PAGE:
Skip Ribbon Commands
Skip to main content

News Releases


Risky business: Companies relocating or expanding their real estate portfolios in Asia Pacific are overlooking these seven construction risks

New JLL report reveals where things can go wrong during real estate construction projects, and how these issues can be avoided

​SINGAPORE, 19 December 2013 – As companies across the world prepare to expand their presence in Asia’s emerging markets, a new report by Jones Lang LaSalle, ‘Who’s Protecting Your Blindside?’ highlights seven hidden risks associated with real estate construction projects.

“While professional project management is well understood and accepted as critical to the success of real estate projects, the importance of construction management is often overlooked and frequently performed by a part-time supervisor rather than a professional construction manager,” said Dave Colverson, Regional Director, Construction Management for JLL in Asia Pacific.

According to the report, many businesses expose themselves to the following seven pitfalls during real estate construction projects, despite good project management at the onset:
  1. Confrontational relationships - when competing on price, it is in the interest of contractors to protect and maximise their position, which can lead to cutting corners to save time and cost and avoid penalties

  2. Lack of flexibility – failing to accommodate flexibility in the project scope means that potential changes made along the way result in avoidable additional fees and delays

  3. Miscommunication – without clear communication and responsibility, crucial tasks can be missed and decisions made based on poor/uninformed assumptions easily lead to delivery issues

  4. Breakdown between project phases – ineffective stakeholder management leaves gaps in knowledge transfer where technical errors an oversights can occur

  5. Unfamiliar local market dynamics – insufficient market knowledge limits the ability to deal with unanticipated local requirements, legislation and restrictions

  6. Lack of accountability on site – absence of a qualified on-site representative leads to mistakes or delays, and the inability to prevent accidents and address the consequences in a timely manner

  7. Transparency and governance issues – lack of identification, understanding and compliance in supply and management of materials and labour resources exposes your business to regulatory, legal and financial risk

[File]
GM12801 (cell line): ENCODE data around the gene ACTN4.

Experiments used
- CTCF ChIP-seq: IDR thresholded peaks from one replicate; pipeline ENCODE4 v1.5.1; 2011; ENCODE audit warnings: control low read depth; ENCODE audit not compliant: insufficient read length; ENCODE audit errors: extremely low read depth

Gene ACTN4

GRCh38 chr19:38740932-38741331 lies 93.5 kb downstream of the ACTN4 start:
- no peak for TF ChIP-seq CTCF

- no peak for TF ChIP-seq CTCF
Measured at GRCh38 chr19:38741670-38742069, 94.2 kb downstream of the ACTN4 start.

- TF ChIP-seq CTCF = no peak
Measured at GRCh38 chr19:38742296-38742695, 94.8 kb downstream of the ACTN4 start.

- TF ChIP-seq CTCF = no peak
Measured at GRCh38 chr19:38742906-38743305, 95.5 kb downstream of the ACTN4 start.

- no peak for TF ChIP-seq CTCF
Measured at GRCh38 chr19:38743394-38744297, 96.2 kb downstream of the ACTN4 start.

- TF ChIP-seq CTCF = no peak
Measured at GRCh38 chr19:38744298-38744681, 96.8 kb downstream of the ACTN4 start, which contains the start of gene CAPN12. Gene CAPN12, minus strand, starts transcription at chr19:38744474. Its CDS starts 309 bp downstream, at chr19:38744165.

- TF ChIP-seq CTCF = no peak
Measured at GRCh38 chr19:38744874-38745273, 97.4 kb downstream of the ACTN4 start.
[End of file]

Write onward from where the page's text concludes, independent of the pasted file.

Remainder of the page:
“Managing projects in diverse Asian markets can be particularly challenging for companies that are unfamiliar with local market dynamics. Local nuances include skills and availability of trade contractors, legislation such as health, safety and environment, availability of logistics and infrastructure, cost of trade contractors and materials, taxes, authority approvals and regulations,” said Mr Colverson.

For example, a company in China was unable to move into its new office space on time because the main contractor had not obtained the required authority approvals. Later, sick leave and staff complaints were high because the main contractor had not allowed enough time to purge the air of construction-related smells. In India, an on-site flood during an office fit-out left a company with financial loss, delayed occupancy and a damaged reputation because no one had overall responsibility for work at the construction site. Insurances were limited to individual trades and no one was assigned to effectively plan and manage the necessary rectification.

"Unfamiliar local market dynamics and real estate transparency issues are among many hidden risks throughout a construction project,” said Mr Colverson. “Companies can reduce their risk by engaging a professional construction manager who is familiar with the local market as early as possible. They will benefit from advice on potential construction issues during the design stage, smooth transition between all phases of the project and a single point of accountability for all on-site works. This in turns insulates companies from the subsequent business impacts.”
While the success of real estate construction projects is typically measured by time, cost, quality and safety, when things go wrong bottom-line impact can be significant. This includes risk to a company’s reputation, brand, compliance, talent attraction, customer satisfaction, business continuity and profitability.

- ends -

2. Download the report from the JLL SlideShare channel on construction management:
3. View the JLL Research Blog on
why managing a construction project is like making a movie